The one who took my hand and ran with me wild through the mud
and danced in the sea grass.
The one who whispered stories in my ear
even singing one out loud so I wouldn’t forget.
What if I left behind questions of light and dark
and the business of crickets for whispers and dancing?
Then would the dark fellows still try to tell me about the dawn?
Or would they take my hand and show me where the dragonflies live?
THE WIDE WORLD
I have always envied leaplings
those born on the 29th of the cold and sunny month of February.
Exempt from the annual markings of time.
Less muss and fuss and cake baking and card writing
and crepe paper hanging and being reminded that years are passing.
The less of all that the better I tell my neighbor’ s dog, Humphrey.
He’s the only one I can talk to like that.
He doesn’t take offense when I say I don’t believe what the wide world believes.
Like counting years and four leaf clovers.
He just wants the sound of the rain,
the feel of the wind,
the chocolate off my chin,
his nose deep in my armpit.
That’s how you really know a person. Humphrey reminds me.
Smell them. Lick them. Drink them in.
Follow their scent through the underbrush
to a rabbit burrow, a fox’s den.
Sit up late howling at the moon.
Fall asleep in each other’s arms.
My uncle owns a house on the banks of the Hoosatonic.
A small cape with lead glass windows and a cherry door.
Each spring when the river rises, he fears the cape will lose its grip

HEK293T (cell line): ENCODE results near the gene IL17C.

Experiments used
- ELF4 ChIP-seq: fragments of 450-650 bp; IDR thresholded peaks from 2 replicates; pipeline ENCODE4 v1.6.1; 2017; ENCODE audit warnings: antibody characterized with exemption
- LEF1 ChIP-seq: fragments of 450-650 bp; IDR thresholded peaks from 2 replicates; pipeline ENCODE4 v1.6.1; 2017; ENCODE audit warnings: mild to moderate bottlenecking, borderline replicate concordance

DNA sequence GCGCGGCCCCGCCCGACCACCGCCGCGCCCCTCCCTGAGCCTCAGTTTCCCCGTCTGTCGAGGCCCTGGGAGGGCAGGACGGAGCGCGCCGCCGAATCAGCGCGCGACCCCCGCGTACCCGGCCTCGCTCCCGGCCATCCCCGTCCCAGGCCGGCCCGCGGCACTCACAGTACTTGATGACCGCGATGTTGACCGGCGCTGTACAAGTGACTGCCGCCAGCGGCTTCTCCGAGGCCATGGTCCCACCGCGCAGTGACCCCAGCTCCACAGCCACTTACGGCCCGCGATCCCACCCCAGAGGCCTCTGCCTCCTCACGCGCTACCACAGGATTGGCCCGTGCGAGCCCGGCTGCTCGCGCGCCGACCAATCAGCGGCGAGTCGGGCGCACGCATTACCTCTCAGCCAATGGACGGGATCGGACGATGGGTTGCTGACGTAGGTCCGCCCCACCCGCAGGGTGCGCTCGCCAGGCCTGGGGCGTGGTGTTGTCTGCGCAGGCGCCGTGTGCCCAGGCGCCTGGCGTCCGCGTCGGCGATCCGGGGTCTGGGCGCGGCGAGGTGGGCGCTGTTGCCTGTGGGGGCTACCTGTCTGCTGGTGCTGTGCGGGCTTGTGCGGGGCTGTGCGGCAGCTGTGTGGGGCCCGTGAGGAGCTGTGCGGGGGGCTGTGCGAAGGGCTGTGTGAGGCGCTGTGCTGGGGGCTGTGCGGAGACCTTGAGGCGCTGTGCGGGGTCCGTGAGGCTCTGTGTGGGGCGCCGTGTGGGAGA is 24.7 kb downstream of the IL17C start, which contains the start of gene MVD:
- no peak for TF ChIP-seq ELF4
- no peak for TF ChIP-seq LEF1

and float away.
End up in Paugussett, which is the worst thing he can think of.
One evening during the heavy rains of late April
He calls me.
Will I go check the house? he asks
Will I stay there?
He's always been good to me, the uncle,
so I pack a bag and drive north, not sure what I'll find.
A frog in the sink.
A coyote in the yard.
Cracks in the foundation.
When I arrive, the house is still there
safe and sound
no cracks that I can see
but the weathervane is spinning
and the river is beginning to swell
At midnight it breaches its banks
crosses the road
and pours into the yard
The little house shivers and begins to loosen
By dawn, I cannot hold it back.
I open the cherry door and let the river in
It comes bearing branches and silt
and the name I was meant to be.
The name I'd heard once before I was born.
Before the uncle named me Bobby
and the cousins called me Squid.
Blessed it whispered.
And the river picked me up
and the house let go.
Why don’t I remember the first years of my life?
Why are they a grey and dreamy slate?
Slippery and elusive like the perch I caught last week
jumping from my hands back into the depths.
Why don't I remember? I ask my mother.
She hardly remembers herself
But for my sake she tries
You crawled early. Sat up early. Walked early.
Didn't speak until you were almost two.
Such a quiet thing. Some days we hardly knew you were there.
She gives what she can
But I want more.
More than crawling and walking and speaking.
I want to know when the world first opened.
When the curtain parted
And in what order?
Was it blue before magenta?
Sweet before bitter?
Sun before rain?
Was it the sound of the wind before the song of the mourning dove?
If I could be a quiet thing again
Slow to speak and hardly here.
If I could lay long enough and still enough at the edge of the water
do you think it would all come back to me?
The first butterfly
first crack of thunder
All the firsts that flew past my mind and settled directly in my heart.